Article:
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Oscar-nominated "Her," about a man who falls in love with his home's artificial-intelligence system, is one of the nine Best Picture contenders. Despite having two main female characters, it fails the Bechdel Test. Created in 1985 by writer Alison Bechdel, the test judges a movie on its inclusion of women, using three criteria: 1) Does the film have at least two women 2) who speak to each other 3) about something other than a man?
Writers and commentators have used it for years as a yardstick for gender balance, and recently, cinemas in Sweden announced that passing the Bechdel Test would be required to get an A rating.
Measured according to the Bechdel Test, three out of this year's nine Best Picture nominees get failing grades.
Five movies pass: "American Hustle," "12 Years a Slave," "Philomena," "Dallas Buyers Club" and "Nebraska." ("Gravity" is hard to classify, since it features only two characters, one man and one woman).
|Captain Phillips||Fail||$104.9 million|
|American Hustle||Pass||$104.7 million|
|The Wolf of Wall Street||Fail||$80.7 million|
|12 Years a Slave||Pass||$38.9 million|
|Dallas Buyers Club||Pass||$16.7 million|
But this year's nominees highlight the test's shortcomings.
"The Bechdel Test is a starting point and not a finishing point," Melissa Silverstein said, founder and editor of Women and Hollywood, an online publication for issues related to women and media. "I don't believe that two women talking to each other (about subjects) other than a man should be the bar we are setting for our films. I want strong female characters."
And although Silverstein and others would like to see films meet a higher standard, many past Oscar-nominated and top-grossing films fail to clear even this low one.
For three of the previous five years, a majority of the Academy Awards' Best Picture nominees failed the Bechdel Test. In 2010 and 2012, a majority of the nominees passed. Some of the failing films are "Avatar," "Slumdog Millionaire"and "Extremely Loud and Incredibly Close." A majority of this year's nominees passed, but the margin is slimmer than before.
Best Picture nominees by Bechdel test pass/fail, 2008 to 2013
Movies that fail the Bechdel Test make more money, on average, than passing films. For films from this same period, 2008 to 2013, the highest-grossing category is films that have two or more women who speak to each other only about men.
Average film gross, 2008 to 2013, by Bechdel rating
In fact, since 2003, films that passed the test earned the most, on average, only one year: 2010. This year's passing films had some of the highest grosses, but the group earned slightly less, on average, than the films that failed.
Average gross, by Bechdel Test pass/fail, 2003 to 2013
Where this trend isn't true, however, is for top-grossing films, as another analysis shows. Over the past 10 years, top-grossing films that passed the test have earned slightly more than top-grossing films that failed. This year, passing films like "The Hunger Games: Catching Fire" earned significantly more than those that failed.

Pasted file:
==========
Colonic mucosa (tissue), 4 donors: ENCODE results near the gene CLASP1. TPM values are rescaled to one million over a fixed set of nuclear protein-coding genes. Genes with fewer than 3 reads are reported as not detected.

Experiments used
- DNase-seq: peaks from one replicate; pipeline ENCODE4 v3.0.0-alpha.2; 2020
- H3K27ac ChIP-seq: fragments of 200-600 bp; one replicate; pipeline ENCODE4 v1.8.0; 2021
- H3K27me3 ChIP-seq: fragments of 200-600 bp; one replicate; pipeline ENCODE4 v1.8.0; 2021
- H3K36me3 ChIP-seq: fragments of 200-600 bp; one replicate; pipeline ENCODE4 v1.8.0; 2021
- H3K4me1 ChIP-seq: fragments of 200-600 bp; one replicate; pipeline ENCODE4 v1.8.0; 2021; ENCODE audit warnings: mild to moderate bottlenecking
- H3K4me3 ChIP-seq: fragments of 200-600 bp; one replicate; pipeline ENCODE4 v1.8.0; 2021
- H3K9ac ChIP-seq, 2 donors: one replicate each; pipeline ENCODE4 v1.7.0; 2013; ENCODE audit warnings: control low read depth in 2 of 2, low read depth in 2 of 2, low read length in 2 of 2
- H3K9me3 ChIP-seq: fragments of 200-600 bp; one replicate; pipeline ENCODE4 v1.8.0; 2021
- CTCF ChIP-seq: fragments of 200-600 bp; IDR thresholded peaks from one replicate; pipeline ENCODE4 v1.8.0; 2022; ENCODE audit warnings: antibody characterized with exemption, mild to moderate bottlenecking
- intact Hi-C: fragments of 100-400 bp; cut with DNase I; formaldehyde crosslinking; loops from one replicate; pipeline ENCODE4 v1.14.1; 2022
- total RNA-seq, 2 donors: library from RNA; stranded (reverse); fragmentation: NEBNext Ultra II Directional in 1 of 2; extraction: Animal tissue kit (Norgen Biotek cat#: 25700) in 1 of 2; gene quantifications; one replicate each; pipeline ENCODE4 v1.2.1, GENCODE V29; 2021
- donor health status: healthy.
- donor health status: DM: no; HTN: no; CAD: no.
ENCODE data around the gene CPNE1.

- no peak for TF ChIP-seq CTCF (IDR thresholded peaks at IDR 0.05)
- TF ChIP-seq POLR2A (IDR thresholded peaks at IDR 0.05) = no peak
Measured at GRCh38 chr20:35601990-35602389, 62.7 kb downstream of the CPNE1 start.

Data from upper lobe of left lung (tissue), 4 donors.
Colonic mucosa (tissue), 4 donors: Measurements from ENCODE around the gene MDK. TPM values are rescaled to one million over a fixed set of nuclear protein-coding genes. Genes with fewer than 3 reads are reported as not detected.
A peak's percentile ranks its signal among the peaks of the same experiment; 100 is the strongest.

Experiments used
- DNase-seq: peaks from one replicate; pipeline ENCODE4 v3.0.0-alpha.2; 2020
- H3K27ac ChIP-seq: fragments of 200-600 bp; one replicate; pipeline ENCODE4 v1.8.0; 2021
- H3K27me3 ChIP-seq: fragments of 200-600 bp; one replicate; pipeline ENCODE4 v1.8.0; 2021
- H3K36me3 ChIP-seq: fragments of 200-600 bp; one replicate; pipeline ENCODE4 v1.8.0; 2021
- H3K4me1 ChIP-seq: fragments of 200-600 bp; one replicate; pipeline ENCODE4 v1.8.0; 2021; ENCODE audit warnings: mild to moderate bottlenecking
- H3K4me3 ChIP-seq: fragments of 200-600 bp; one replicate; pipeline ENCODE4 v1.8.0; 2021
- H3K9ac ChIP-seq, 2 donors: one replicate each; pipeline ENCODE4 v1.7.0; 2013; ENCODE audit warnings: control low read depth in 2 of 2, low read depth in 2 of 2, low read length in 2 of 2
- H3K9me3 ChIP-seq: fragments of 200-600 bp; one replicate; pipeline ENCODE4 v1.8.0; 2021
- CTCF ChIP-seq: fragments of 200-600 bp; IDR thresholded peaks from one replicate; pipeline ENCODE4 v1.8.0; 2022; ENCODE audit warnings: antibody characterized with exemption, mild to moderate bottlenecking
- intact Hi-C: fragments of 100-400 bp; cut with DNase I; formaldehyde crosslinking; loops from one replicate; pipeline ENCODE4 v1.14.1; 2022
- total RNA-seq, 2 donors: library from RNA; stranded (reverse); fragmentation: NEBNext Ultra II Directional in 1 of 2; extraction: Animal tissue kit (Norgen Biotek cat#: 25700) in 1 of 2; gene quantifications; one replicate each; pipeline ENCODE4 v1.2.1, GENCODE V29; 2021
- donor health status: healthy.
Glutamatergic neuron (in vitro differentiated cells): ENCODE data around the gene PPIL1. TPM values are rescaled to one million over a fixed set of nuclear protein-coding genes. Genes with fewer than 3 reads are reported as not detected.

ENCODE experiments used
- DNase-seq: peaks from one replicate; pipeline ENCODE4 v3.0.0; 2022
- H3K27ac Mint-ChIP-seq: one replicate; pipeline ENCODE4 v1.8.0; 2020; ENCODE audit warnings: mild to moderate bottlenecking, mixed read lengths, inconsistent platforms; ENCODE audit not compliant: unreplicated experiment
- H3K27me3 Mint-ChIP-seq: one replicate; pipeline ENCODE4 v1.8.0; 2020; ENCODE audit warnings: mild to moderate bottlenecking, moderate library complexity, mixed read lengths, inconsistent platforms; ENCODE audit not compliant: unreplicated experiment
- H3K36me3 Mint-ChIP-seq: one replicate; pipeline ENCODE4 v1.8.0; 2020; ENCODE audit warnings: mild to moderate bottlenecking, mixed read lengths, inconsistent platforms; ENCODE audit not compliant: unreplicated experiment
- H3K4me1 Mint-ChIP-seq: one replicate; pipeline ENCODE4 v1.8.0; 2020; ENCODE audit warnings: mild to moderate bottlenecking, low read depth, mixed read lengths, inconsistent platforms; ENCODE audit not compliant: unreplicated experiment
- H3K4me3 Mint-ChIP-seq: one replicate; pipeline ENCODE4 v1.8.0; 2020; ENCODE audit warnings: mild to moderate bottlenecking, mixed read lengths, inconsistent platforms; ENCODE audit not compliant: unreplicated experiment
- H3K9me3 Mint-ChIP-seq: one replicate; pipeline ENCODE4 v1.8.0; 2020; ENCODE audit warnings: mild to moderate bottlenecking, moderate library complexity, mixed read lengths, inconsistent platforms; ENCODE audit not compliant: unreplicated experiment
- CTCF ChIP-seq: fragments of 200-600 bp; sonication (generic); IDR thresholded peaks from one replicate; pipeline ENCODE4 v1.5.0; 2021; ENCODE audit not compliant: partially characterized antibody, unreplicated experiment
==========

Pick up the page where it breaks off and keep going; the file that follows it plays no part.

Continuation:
Average gross of top 50 grossing films by Bechdel Test pass/fail, 2008-2012 versus 2013
But making conclusions from the Bechdel Test can be frustrating, Silverstein said. "Look at 'Gravity.' 'Gravity' fails the Bechdel Test, but if someone tells me 'Gravity' isn't a good movie, I'm going to slap them silly."
In "Gravity," Sandra Bullock plays a female astronaut cast adrift in space with a fellow astronaut, George Clooney, after an accident at the International Space Station.
"It has science, engineering — she’s an astronaut. A girl can dream about being an astronaut. These are the kinds of things I'd like to get the discussion around," Silverstein said. "That's why I don't agree that (the Bechdel Test) is going to take us to the next level."
To better get a better sense of how a film portrays women, some have proposed additional criteria for the Bechdel Test.
Jennifer L. Pozner, a media critic and author of "Reality Bites Back: The Troubling Truth About Guilty Pleasure TV," has put forward the Pozner PS, which has five criteria:
1) Are there at least two main female characters?
2) Are they not simply the love interests, wives or mothers of the male lead(s)?
3) Are they not prostitutes, maids or rape or domestic-violence victims?
4) Do they have goals involving something other than men, love, sex or child-rearing?
5) If the show is animated, are the female characters fully clothed?
Actor Geena Davis, who runs the Geena Davis Institute on Gender in Media, recently proposed that screenwriters randomly change characters' first names to women's names and, if a film involves a crowd scene, they should ensure that women make up 50 percent.
Although not a full answer, Silverstein says, the Bechdel Test has served as a useful frame for thinking more about gender in film. "I think it's become a touchstone for people to have a feminist conversation about the films they see. Because there's no language to talk about it, it took me a really long time to articulate the issues."
For Pozner, the test is still a useful bullet point to discuss when people ask what effect gender inequality has on society.
Silverstein said that recent television shows like Netflix's "Orange is the New Black," while not perfect, have shown that other outlets exist for stories with gender and racial diversity but that movies remain important for their global reach.
"We are exporting these movies all around the globe, and they aren't seeing women in these roles," she said. "And that's why I stick to talking about movies and having a global conversation about movies."
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